Brynes lists Eddie Garing’s first crime as an 1870 robbery of a case of silk from a Custom-house truck, and mentions that he committed this crime “in the company of a man who has since reformed.” That man, whom Byrnes refused to name, was George Washington Garing, Edward Garing’s older brother. In fact, this brother, also known as “Wash Goodrich,” “Wash Goody,” “William Miller,” and “George Sloan” appears to have been the originator of the cart robbery technique; and he was arrested and convicted more times than his younger brother.

eddie-goodie
Edward Gearing. Illustration by David Birkey http://cargocollective.com/dbillustration

Byrnes profiled the younger brother only–which demonstrates Byrnes’ peculiar ethical sense. Byrnes, at least in this instance, appeared sensitive to the idea that reformed former convicts should not be outed in public. Moreover, Byrnes’ courtesy was–unfortunately–misplaced. In 1888 (two years after Byrnes published his book) Wash Garing was arrested for stealing a horse and wagon; and was suspected of robbing a feed-store safe along with Herman Palmer.

Meanwhile, Eddie Garing followed in his brother’s footsteps for 14 years (between 1870 and 1884) without being convicted. For many of those years he was a leader, along with James Titterington and Willie Farrell, of the Mackerelville gang, the terror of the East Side. The luck of Garing and Titterington ran out after they assaulted and nearly killed a man named Luther Church with a lead pipe during one robbery in 1884. For this crime, Eddie was sent to Sing Sing for a twenty year sentence. With time reduced he was released in 1896.

If Eddie then resumed his criminal career, he was equally lucky in escaping punishment in his late career as he was in his earlier career. He lived in Queens as a house-painter for the rest of his life, dying at age 75, with no further arrests or jail stays on his record.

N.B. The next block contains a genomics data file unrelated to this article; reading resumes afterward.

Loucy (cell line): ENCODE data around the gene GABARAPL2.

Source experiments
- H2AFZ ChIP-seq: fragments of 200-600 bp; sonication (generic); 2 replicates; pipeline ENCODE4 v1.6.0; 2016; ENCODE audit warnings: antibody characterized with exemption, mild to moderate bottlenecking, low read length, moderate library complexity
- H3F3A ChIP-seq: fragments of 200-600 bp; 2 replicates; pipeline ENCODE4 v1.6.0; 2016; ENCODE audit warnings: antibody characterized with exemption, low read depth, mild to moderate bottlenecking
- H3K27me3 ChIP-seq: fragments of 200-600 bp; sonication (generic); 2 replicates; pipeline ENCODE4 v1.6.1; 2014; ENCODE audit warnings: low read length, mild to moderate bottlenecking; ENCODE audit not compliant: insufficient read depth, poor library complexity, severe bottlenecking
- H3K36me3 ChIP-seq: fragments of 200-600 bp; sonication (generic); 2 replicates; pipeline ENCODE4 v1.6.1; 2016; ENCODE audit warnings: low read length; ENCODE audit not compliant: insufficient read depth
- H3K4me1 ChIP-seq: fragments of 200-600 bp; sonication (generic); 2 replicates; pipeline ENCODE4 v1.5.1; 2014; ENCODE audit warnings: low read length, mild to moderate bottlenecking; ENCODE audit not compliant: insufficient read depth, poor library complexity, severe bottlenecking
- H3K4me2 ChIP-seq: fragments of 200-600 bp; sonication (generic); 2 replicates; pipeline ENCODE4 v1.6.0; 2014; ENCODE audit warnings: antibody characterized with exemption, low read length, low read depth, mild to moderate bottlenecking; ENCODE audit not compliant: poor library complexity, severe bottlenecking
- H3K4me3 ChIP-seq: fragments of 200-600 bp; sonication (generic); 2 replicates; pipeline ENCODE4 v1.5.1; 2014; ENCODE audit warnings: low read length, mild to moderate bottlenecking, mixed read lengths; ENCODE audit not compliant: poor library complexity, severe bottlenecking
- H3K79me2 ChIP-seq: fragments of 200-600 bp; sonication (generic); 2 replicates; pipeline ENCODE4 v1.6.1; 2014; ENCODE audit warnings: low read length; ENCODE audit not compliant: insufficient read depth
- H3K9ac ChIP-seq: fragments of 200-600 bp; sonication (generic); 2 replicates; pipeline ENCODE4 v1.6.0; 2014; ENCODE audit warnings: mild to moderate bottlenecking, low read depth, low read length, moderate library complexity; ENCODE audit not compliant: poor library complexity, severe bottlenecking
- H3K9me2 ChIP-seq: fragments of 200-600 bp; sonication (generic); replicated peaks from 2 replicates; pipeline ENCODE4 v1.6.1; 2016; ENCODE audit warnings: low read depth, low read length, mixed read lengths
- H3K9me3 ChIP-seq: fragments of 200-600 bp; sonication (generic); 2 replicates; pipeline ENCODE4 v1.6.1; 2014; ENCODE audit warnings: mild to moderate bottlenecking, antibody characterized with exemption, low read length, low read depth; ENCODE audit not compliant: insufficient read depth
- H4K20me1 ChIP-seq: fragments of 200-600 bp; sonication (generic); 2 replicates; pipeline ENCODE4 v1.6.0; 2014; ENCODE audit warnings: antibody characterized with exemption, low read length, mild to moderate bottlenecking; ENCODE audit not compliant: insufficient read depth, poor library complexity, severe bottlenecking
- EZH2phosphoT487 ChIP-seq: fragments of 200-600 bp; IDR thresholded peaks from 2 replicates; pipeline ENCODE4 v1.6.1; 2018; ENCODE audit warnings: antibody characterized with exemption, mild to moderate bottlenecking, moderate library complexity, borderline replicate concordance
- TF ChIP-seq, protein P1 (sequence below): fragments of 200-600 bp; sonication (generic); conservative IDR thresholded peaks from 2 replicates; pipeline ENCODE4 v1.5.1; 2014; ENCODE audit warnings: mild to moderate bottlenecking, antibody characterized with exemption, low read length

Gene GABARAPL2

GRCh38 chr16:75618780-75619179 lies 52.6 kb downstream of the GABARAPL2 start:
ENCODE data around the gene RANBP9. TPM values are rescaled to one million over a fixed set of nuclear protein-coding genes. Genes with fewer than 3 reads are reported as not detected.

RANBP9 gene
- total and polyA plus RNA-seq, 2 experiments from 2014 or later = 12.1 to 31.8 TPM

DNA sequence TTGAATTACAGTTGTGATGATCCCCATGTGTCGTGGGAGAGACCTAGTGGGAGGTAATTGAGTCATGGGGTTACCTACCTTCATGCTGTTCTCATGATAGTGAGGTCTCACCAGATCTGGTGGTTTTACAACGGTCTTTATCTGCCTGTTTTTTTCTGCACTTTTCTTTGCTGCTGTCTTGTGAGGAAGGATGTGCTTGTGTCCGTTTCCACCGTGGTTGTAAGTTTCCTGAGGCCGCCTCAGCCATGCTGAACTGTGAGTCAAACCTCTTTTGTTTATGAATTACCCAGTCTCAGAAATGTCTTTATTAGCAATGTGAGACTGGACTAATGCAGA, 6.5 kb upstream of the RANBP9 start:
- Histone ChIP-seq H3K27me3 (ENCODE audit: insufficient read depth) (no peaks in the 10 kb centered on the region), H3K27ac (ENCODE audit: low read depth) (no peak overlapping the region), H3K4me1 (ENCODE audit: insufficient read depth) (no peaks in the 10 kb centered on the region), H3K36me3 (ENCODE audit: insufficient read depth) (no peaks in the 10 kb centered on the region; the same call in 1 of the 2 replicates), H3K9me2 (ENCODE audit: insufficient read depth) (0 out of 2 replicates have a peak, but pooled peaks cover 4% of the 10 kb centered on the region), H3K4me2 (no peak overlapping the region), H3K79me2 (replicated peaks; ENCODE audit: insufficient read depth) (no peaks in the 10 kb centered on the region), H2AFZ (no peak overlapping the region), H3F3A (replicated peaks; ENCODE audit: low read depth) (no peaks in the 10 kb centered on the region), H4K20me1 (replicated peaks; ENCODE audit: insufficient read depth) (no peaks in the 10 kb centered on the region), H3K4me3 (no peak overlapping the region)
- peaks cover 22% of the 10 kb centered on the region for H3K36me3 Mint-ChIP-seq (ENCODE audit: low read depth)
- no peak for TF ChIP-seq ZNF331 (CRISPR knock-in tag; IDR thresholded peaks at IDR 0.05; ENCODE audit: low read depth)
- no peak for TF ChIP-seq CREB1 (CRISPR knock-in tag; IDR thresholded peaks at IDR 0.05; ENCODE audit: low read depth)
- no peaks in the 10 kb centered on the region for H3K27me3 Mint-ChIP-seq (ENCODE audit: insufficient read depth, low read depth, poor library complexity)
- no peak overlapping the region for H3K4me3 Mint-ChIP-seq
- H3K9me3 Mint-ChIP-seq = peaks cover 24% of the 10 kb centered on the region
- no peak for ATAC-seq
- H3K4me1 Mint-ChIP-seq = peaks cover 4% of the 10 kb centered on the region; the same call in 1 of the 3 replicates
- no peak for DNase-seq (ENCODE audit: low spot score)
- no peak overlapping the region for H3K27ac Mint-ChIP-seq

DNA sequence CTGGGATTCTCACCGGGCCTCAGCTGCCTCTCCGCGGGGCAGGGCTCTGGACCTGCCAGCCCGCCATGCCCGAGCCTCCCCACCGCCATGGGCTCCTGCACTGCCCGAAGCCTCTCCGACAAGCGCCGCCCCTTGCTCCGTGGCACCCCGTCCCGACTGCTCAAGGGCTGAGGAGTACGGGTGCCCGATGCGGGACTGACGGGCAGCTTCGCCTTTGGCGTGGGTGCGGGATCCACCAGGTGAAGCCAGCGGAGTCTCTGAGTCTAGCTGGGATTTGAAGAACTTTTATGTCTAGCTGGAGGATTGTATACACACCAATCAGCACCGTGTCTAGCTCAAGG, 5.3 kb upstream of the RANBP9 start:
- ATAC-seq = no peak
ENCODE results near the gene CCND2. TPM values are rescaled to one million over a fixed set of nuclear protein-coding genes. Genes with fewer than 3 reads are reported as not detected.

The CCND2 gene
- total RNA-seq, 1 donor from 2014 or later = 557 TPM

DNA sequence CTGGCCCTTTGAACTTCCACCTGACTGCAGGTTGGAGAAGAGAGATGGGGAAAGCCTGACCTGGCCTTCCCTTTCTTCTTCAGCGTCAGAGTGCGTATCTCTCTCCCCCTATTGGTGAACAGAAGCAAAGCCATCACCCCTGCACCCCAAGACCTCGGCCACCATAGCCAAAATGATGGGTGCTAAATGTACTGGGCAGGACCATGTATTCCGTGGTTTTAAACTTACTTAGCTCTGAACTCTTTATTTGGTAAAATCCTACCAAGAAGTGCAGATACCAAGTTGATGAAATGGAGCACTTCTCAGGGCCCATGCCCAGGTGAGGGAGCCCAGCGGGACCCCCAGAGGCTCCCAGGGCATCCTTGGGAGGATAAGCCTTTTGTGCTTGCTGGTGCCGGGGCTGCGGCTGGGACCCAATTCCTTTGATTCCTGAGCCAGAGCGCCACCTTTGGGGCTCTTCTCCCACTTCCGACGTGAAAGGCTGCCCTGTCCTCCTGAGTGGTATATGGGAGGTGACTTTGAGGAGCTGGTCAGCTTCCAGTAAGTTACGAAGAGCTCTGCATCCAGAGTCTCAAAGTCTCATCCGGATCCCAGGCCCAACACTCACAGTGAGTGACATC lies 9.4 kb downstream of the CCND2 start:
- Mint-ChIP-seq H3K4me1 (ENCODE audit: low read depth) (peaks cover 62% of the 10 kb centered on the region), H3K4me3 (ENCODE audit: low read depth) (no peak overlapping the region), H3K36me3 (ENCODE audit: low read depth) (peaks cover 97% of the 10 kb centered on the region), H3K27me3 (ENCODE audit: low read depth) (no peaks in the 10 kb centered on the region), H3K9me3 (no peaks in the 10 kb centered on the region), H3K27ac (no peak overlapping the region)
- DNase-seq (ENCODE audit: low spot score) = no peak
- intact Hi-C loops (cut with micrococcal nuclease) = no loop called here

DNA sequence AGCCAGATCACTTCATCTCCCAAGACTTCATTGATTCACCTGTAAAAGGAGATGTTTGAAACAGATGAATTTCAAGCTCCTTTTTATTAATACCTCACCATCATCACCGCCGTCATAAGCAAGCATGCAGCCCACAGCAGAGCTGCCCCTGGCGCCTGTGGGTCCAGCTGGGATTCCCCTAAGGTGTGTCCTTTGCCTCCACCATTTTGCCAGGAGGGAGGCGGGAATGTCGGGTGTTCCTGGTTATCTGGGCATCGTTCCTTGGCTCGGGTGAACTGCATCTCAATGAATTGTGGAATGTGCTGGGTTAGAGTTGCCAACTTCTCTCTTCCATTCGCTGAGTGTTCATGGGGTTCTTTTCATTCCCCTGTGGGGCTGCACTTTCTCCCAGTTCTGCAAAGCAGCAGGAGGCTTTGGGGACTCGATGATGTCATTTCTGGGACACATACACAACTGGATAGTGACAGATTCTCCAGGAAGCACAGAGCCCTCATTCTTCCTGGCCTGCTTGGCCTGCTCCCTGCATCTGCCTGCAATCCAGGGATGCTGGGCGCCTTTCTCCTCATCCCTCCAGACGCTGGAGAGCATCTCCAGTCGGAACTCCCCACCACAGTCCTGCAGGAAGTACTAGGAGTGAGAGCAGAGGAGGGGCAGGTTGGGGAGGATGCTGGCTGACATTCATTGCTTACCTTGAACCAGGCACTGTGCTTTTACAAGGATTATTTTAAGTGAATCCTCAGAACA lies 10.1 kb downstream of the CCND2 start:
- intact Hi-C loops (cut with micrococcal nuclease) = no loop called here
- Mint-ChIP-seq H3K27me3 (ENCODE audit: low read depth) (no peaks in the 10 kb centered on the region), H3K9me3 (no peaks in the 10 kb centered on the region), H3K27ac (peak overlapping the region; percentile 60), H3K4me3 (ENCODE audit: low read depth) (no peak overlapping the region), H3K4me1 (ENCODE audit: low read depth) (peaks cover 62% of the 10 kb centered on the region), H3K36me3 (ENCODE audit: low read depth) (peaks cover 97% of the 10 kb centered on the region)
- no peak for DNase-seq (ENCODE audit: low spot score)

Byrnes realized that it was possible for repeat offenders to reform; but in the case of Wash Garing, he miscalculated the man’s resolve. There is no formula to predict how many arrests or years in prison will move a criminal to reform–or whether that experience just encourages a return to crime. Both Garing brothers lived out their last years in freedom, so on their own terms they each decided to live a straight life.

 

Edward Henry Garing (#110)

Edward Henry Garing (1848-1923), aka Edward Gearing, Eddie Goodie (Goodrich, Goode, Goody), Henry Miller — Butcher-cart thief

“Butcher-cart thieves” used one-horse wagons popular with butchers and other delivery services to accost bank messengers and other delivery men on the street and make quick getaways. Eddie Garing was among the best in this type of crime–Byrnes credits him with originating the technique–but Byrnes leaves out a critical piece of information. [Note that Byrnes and many newspapers used the spelling “Gearing”, but the family preferred “Garing.”]

Brynes lists Eddie Garing’s first crime as an 1870 robbery of a case of silk from a Custom-house truck, and mentions that he committed this crime “in the company of a man who has since reformed.” That man, whom Byrnes refused to name, was George Washington Garing, Edward Garing’s older brother. In fact, this brother, also known as “Wash Goodrich,” “Wash Goody,” “William Miller,” and “George Sloan” appears to have been the originator of the cart robbery technique; and he was arrested and convicted more times than his younger brother.

eddie-goodie

Byrnes profiled the younger brother only–which demonstrates Byrnes’ peculiar ethical sense. Byrnes, at least in this instance, appeared sensitive to the idea that reformed former convicts should not be outed in public. Moreover, Byrnes’ courtesy was–unfortunately–misplaced. In 1888 (two years after Byrnes published his book) Wash Garing was arrested for stealing a horse and wagon; and was suspected of robbing a feed-store safe along with Herman Palmer.

Meanwhile, Eddie Garing followed in his brother’s footsteps for 14 years (between 1870 and 1884) without being convicted. For many of those years he was a leader, along with James Titterington and Willie Farrell, of the Mackerelville gang, the terror of the East Side. The luck of Garing and Titterington ran out after they assaulted and nearly killed a man (named “Luther Church”) with a lead pipe during one robbery in 1884. For this crime, Eddie was sent to Sing Sing for a twenty year sentence. With time reduced he was released in 1896.